Written by John Davidson
Manly fullback Tom Trbojevic is one of the most exciting and talented players in the world of rugby league.
At 23 he averages nearly a try every second game in the NRL, has already won two State of Origin series with NSW and earned four caps for the Kangaroos. He is a bona-fide NRL star.
But injury issues have plagued him throughout his short career. Back in 2015 ‘Tommy Turbo’ sensationally scored two tries on debut. But in just his second game the fullback was injured with a high ankle sprain, it was a pattern we would see again.
In five years in first grade Trbojevic has scored 48 tries in 95 games. Out of a possible 120 matches he could have played in, he has already missed more than a full season through injury. That is worrying.
At 194cm and 102 kilograms the custodian is long-limbed, quick and agile. He is now six kilos heavier than when he debuted, and there is some debate he is two heavy at his current playing weight.
Like all great fullbacks, he plays without fear and puts his body on the line. But that can come at a cost.
In particular Trbojevic seems to have a weakness in his hamstrings. In June he suffered his third hamstring tear in just 16 months, despite pre-season testing showing the healthiness of the muscle.
According to physiotherapist and injury analyst Brien Seeney, better known by the Twitter handle @nrlphysio, hamstring injuries are common in our sport but the Manly flyer is an interesting case.
“Overall hamstring injuries have the highest recurrence rate of all muscle strains, anywhere up to 30%, so the three strains in two seasons we have seen from Trbojevic is quite common,” Seeny told Everything Rugby League.
“However, Trbojevic is an interesting case because of the uncommon way in which he has suffered his hamstring strains. Usually, these injuries are associated with straight line top end sprinting, whereas Tom’s have all been suffered when changing direction off his left foot.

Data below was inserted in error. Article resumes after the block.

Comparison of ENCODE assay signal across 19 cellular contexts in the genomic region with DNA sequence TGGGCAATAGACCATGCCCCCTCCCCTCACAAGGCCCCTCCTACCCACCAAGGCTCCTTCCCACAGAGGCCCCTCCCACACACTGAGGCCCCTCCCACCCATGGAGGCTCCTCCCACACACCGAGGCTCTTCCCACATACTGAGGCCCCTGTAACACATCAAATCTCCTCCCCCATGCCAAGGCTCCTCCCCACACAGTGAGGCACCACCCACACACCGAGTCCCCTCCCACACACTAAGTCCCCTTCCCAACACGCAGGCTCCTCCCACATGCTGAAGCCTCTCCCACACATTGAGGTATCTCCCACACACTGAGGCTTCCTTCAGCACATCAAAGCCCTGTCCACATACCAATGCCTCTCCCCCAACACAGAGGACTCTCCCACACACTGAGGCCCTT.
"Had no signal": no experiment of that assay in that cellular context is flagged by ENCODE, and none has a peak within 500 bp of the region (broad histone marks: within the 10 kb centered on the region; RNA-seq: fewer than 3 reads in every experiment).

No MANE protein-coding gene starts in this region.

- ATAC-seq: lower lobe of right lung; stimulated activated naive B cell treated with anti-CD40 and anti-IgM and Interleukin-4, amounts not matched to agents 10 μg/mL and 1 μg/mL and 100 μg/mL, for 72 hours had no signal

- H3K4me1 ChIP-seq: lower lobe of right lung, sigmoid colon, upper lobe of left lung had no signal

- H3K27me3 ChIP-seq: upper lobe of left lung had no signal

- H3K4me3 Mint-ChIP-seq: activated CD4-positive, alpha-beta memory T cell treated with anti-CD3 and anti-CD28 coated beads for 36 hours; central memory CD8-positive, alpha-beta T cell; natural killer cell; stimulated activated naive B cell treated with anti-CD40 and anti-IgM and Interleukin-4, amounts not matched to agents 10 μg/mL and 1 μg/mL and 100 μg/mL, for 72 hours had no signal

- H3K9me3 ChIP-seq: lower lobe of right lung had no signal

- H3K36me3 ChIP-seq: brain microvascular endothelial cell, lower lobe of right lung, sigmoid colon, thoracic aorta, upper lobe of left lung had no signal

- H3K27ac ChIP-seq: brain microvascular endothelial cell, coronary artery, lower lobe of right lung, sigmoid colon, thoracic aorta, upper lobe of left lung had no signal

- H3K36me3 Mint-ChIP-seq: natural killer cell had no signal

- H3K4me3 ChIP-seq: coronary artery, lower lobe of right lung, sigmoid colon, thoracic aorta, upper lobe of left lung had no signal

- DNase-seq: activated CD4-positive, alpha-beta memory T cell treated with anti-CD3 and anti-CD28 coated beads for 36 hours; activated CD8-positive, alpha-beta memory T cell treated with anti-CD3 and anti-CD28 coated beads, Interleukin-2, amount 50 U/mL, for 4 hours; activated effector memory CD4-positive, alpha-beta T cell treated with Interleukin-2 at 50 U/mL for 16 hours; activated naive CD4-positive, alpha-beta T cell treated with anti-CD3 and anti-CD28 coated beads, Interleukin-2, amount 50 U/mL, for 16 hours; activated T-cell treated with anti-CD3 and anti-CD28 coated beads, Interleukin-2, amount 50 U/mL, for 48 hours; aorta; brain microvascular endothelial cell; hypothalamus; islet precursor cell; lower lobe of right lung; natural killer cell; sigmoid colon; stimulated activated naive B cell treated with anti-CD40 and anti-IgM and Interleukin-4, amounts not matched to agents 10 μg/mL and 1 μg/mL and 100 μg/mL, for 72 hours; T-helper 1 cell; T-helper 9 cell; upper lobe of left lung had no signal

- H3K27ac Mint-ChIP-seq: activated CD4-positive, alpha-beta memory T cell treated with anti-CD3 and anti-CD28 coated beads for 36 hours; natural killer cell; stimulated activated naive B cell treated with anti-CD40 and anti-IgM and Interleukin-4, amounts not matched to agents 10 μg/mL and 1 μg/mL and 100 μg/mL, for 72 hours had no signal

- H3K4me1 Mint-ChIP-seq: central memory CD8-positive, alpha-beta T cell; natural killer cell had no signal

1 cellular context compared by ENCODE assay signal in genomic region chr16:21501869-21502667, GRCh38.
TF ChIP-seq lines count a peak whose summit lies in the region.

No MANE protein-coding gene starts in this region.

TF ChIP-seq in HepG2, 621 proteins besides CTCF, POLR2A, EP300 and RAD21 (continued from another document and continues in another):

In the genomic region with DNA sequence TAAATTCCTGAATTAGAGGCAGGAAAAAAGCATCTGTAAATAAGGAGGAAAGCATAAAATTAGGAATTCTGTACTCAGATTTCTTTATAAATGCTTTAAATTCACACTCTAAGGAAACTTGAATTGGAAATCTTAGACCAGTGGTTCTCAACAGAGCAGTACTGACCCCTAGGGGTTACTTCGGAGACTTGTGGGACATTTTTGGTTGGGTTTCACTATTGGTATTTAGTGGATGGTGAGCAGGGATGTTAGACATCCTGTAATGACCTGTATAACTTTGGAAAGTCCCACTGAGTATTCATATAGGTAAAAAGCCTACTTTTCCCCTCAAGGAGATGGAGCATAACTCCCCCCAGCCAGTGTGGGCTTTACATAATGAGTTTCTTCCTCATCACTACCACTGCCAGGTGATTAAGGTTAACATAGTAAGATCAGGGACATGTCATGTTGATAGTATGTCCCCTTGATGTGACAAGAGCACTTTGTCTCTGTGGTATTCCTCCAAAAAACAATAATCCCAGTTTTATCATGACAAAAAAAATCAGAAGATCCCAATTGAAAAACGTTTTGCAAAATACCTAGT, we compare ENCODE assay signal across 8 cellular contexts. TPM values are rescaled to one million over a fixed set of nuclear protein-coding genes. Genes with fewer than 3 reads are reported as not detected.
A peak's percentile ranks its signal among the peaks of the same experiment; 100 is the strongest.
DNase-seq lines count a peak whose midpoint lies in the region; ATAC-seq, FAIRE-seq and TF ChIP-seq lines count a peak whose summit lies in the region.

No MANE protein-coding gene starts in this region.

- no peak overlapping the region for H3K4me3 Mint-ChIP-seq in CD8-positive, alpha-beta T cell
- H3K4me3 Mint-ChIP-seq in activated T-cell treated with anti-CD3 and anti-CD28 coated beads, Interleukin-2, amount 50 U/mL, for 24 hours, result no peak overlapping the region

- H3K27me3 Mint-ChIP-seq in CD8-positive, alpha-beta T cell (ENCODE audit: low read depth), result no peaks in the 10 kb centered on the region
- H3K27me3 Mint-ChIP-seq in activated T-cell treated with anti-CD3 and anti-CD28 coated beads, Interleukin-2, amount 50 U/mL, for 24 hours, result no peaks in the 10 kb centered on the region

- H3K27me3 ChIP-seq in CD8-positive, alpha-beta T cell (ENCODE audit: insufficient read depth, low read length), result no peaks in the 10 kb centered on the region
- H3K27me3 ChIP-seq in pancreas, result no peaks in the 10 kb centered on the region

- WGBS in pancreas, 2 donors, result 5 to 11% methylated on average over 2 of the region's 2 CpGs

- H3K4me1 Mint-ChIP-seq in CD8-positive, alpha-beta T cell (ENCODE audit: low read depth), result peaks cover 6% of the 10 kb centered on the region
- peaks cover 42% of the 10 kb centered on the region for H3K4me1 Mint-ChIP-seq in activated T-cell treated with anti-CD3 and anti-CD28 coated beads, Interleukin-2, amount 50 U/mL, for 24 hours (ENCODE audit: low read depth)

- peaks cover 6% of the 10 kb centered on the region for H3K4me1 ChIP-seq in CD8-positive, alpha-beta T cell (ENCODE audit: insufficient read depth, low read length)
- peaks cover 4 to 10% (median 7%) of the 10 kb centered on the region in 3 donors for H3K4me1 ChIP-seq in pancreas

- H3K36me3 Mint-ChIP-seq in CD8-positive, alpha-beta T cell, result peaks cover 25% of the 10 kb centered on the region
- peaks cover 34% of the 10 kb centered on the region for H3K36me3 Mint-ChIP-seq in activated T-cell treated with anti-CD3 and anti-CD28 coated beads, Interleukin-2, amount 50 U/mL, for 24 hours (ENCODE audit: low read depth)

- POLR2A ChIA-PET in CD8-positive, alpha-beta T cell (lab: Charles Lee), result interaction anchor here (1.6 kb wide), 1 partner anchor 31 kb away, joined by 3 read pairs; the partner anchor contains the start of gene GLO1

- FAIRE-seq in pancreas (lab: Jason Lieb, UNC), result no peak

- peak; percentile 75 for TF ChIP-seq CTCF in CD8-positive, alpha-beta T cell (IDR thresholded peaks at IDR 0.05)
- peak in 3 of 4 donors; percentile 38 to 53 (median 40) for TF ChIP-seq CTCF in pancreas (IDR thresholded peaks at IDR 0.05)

“Because the mechanism of injury, or the way he has injured the hamstring, has been so similar each time the way he’s performing a left foot step may have to be explored.
“This brings into consideration biomechanical analysis that can be completed to see if something can be done to take pressure off the hamstring when Trbojevic performs a left foot step.
“It was reported that the week before Trbojevic suffered his latest hamstring injury he tested the strongest he ever has in all the relevant hamstring strength tests.
“The fact he tested so well so close to the injury, and especially considering the uncommon way in which is occurred, starts to bring in considerations other than isolated hamstring strength.
“During a stepping movement an athlete needs support from their trunk and hips to make sure there’s not adverse pressures being placed on the hamstring, so a weakness in these areas could be contributing.”
Trbojevic’s fitness is intrinsically tied to the Sea Eagles’ success on the field. Their win rate without him on the field is meagre.
Understandably, the club and its fans are worried about the fullback’s short-term and long-term future. Too many promising rugby league players have had their careers curtailed over the years through injury.
However, Seeney believes Trbojevic’s issues can be solved.
“Definitely [they’re] something that can be fixed,” he said.
“Whilst hamstring injuries do have a high recurrence rate, for professional athletes in the care of the best medical staff and physical performance teams around the mid to long-term success rate is quite good in these cases.”